Ginni Thomas Pushed QAnon Theories in Texts to Mark Meadows

Virginia "Ginni" Thomas, the wife of Supreme Court Justice Clarence Thomas, sent numerous text messages to former President Donald Trump's chief of staff Mark Meadows between the 2020 presidential election and the January 6, 2021, riots at the U.S. Capitol, according to information obtained by The Washington Post and CBS News.

In multiple messages with Meadows, Thomas reportedly referenced conspiracy theories pushed by QAnon, the far-right political movement.

The texts were part of about 9,000 pages of documents—including 2,320 texts—Meadows turned over to the House select committee investigating the January 6 riots. The contents of the messages were published Thursday by The Post and CBS News. Over the course of 29 messages shared between Thomas and Meadows, she often praised Trump and questioned the integrity of the election results.

None of the messages involve Justice Thomas, who is currently hospitalized for an infection. Thomas has previously argued her conservative advocacy does not create a conflict of interest for her husband. However, critics have observed that Justice Thomas has sided with Trump during court rulings, including in January when he was the only member of the Supreme Court to vote against allowing the release of records from the Trump White House related to the Capitol riots.

Thomas referenced multiple theories popular in QAnon circles in her messages with Meadows, including one that claims Trump had watermarked mail-in ballots in order to track potential electoral fraud.

Ginni Thomas
Virginia "Ginni" Thomas, wife of Supreme Court Associate Justice Clarence Thomas, sent multiple messages that referenced QAnon theories to former Pres. Donald Trump's chief of staff. In this photo, Thomas is seen during the Conservative Political Action Conference at the Gaylord National Resort and Convention Center February 23, 2017 in National Harbor, Maryland. Getty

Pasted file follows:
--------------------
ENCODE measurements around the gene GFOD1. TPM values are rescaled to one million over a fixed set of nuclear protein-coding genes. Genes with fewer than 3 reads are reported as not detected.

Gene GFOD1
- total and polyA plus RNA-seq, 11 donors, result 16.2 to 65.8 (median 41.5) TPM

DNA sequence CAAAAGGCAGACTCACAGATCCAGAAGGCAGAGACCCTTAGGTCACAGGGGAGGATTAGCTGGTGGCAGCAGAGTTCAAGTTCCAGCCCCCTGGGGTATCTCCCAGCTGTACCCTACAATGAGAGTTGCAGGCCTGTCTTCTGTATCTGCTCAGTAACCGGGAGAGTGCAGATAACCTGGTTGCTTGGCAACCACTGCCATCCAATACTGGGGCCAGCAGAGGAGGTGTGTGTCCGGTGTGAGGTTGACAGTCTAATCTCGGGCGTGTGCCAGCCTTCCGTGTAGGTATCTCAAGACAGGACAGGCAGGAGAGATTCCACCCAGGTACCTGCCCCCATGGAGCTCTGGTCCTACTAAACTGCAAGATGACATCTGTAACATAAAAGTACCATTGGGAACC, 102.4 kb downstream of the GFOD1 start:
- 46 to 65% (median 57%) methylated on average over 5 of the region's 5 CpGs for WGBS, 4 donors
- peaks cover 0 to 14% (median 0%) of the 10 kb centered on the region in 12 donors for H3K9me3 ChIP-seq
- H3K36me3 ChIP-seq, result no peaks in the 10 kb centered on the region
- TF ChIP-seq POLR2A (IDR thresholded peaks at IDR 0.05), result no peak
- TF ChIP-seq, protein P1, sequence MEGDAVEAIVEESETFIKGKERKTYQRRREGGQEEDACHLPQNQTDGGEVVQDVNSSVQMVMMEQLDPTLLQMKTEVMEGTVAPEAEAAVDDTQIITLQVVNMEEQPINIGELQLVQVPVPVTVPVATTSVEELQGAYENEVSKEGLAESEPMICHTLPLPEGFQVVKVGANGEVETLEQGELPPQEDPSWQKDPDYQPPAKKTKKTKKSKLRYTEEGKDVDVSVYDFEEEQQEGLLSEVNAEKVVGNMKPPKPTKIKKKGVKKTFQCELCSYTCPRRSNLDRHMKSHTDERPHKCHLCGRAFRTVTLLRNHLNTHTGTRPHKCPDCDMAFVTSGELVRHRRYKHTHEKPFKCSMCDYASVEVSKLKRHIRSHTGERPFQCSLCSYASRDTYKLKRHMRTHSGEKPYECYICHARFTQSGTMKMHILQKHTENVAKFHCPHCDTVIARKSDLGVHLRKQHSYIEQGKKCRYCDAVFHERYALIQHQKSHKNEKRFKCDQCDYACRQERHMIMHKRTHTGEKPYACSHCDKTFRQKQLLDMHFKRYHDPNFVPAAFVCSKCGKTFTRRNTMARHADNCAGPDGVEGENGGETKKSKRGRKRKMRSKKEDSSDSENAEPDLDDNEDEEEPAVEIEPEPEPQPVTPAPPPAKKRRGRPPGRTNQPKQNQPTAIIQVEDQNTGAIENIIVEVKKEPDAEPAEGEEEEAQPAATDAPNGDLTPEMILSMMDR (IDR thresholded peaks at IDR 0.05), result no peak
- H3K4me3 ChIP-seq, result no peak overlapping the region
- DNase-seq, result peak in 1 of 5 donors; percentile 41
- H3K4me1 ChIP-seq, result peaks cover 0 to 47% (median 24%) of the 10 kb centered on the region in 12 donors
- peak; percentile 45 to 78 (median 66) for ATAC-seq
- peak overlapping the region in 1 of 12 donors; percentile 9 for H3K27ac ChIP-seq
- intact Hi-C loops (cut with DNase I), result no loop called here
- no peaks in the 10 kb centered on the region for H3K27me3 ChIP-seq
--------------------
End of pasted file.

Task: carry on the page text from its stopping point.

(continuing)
QAnon has become well known in recent years for numerous conspiracy theories. False beliefs that members have spread online involve former President Barack Obama's citizenship as well as various disproven claims regarding the coronavirus. Many theories also involve a reported cabal of liberal elites that QAnon believers claim are clandestinely trying to control the government.

More recently, many QAnon theories have focused on disproven ideas about President Joe Biden stealing the 2020 election as a result of widespread voter fraud. This includes a false belief that Trump watermarked mail-in ballots prior to the election in order to find evidence of fraud. Adherents to this theory have taken up the slogan "watch the water" on message boards such as 8kun.

"Watermarked ballots in over 12 states have been part of a huge Trump & military white hat sting operation in 12 key battleground states," Thomas reportedly wrote to Meadows in one message.

In another message, Thomas reportedly sent a link to Meadows of a YouTube video that was entitled "TRUMP STING w CIA Director Steve Pieczenik, The Biggest Election Story in History, QFS-BLOCKCHAIN."

Steve Pieczenik, a former State Department official, is a commentator with far-right beliefs who reportedly endorsed a false theory about the Sandy Hook massacre being a set-up operation to push more gun control legislation. The video is said to contain misinformation commonly associated with QAnon.

Thomas also seemingly referenced another popular QAnon theory that pushes an event known as "The Storm." This conspiracy theory posits that Trump's political enemies would be sent to Guantánamo Bay, also known as Gitmo, for military tribunals.

"Biden crime family & ballot fraud co-conspirators (elected officials, bureaucrats, social media censorship mongers, fake stream media reporters, etc) are being arrested & detained for ballot fraud right now & over coming days, & will be living in barges off GITMO to face military tribunals for sedition," Thomas allegedly wrote to Meadows in November.

Newsweek has contacted Virginia Thomas and the Supreme Court for comment but did not hear back in time for publication.